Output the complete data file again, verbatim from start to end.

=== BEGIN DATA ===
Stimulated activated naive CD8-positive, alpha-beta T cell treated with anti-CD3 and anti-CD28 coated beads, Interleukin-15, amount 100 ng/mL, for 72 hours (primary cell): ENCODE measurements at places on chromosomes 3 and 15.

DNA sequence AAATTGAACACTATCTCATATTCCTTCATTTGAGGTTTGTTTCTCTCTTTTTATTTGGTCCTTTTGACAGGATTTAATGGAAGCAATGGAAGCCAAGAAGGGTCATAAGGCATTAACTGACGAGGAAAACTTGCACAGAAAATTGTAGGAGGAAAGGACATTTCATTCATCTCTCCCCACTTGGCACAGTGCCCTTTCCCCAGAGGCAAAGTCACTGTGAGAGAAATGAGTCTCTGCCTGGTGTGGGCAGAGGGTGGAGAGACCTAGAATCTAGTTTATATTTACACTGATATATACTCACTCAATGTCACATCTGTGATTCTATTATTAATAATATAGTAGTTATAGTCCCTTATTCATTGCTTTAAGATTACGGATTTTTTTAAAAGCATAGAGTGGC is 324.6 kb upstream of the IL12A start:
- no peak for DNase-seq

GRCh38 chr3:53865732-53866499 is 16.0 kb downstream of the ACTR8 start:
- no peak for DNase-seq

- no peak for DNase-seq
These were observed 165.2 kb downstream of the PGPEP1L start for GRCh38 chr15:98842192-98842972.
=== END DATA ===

Stimulated activated naive CD8-positive, alpha-beta T cell treated with anti-CD3 and anti-CD28 coated beads, Interleukin-15, amount 100 ng/mL, for 72 hours (primary cell): ENCODE measurements at places on chromosomes 3 and 15.

DNA sequence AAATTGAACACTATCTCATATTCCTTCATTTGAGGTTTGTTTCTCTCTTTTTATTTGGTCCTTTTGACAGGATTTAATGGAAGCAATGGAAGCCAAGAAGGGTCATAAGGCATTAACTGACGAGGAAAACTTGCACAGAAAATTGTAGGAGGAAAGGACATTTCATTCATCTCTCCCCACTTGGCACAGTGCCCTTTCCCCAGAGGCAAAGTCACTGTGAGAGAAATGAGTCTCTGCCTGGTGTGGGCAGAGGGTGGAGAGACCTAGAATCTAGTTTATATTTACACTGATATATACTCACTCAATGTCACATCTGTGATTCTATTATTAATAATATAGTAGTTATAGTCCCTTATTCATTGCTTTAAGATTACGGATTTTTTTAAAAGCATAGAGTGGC is 324.6 kb upstream of the IL12A start:
- no peak for DNase-seq

GRCh38 chr3:53865732-53866499 is 16.0 kb downstream of the ACTR8 start:
- no peak for DNase-seq

- no peak for DNase-seq
These were observed 165.2 kb downstream of the PGPEP1L start for GRCh38 chr15:98842192-98842972.